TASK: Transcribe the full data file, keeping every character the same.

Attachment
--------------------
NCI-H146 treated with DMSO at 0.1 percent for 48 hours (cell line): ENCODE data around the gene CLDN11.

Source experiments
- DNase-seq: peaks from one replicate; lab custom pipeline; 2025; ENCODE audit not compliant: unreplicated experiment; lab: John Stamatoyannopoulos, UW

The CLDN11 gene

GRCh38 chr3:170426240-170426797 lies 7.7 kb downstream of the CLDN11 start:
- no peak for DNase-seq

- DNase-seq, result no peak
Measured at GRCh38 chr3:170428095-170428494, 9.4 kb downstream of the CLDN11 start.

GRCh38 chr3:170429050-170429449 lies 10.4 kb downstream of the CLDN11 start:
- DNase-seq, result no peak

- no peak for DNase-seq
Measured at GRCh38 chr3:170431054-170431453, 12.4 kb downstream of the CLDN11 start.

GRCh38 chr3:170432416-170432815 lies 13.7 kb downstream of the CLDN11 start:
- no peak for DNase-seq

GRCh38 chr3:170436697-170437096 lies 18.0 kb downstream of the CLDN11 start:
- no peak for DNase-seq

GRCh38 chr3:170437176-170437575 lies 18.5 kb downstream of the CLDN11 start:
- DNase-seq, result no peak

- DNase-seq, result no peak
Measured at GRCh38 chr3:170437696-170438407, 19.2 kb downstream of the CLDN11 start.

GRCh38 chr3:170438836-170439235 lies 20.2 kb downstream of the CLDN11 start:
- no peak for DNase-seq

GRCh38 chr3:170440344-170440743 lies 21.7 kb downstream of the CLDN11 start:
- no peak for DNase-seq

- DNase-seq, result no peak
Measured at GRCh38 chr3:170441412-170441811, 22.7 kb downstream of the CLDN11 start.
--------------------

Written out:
NCI-H146 treated with DMSO at 0.1 percent for 48 hours (cell line): ENCODE data around the gene CLDN11.

Source experiments
- DNase-seq: peaks from one replicate; lab custom pipeline; 2025; ENCODE audit not compliant: unreplicated experiment; lab: John Stamatoyannopoulos, UW

The CLDN11 gene

GRCh38 chr3:170426240-170426797 lies 7.7 kb downstream of the CLDN11 start:
- no peak for DNase-seq

- DNase-seq, result no peak
Measured at GRCh38 chr3:170428095-170428494, 9.4 kb downstream of the CLDN11 start.

GRCh38 chr3:170429050-170429449 lies 10.4 kb downstream of the CLDN11 start:
- DNase-seq, result no peak

- no peak for DNase-seq
Measured at GRCh38 chr3:170431054-170431453, 12.4 kb downstream of the CLDN11 start.

GRCh38 chr3:170432416-170432815 lies 13.7 kb downstream of the CLDN11 start:
- no peak for DNase-seq

GRCh38 chr3:170436697-170437096 lies 18.0 kb downstream of the CLDN11 start:
- no peak for DNase-seq

GRCh38 chr3:170437176-170437575 lies 18.5 kb downstream of the CLDN11 start:
- DNase-seq, result no peak

- DNase-seq, result no peak
Measured at GRCh38 chr3:170437696-170438407, 19.2 kb downstream of the CLDN11 start.

GRCh38 chr3:170438836-170439235 lies 20.2 kb downstream of the CLDN11 start:
- no peak for DNase-seq

GRCh38 chr3:170440344-170440743 lies 21.7 kb downstream of the CLDN11 start:
- no peak for DNase-seq

- DNase-seq, result no peak
Measured at GRCh38 chr3:170441412-170441811, 22.7 kb downstream of the CLDN11 start.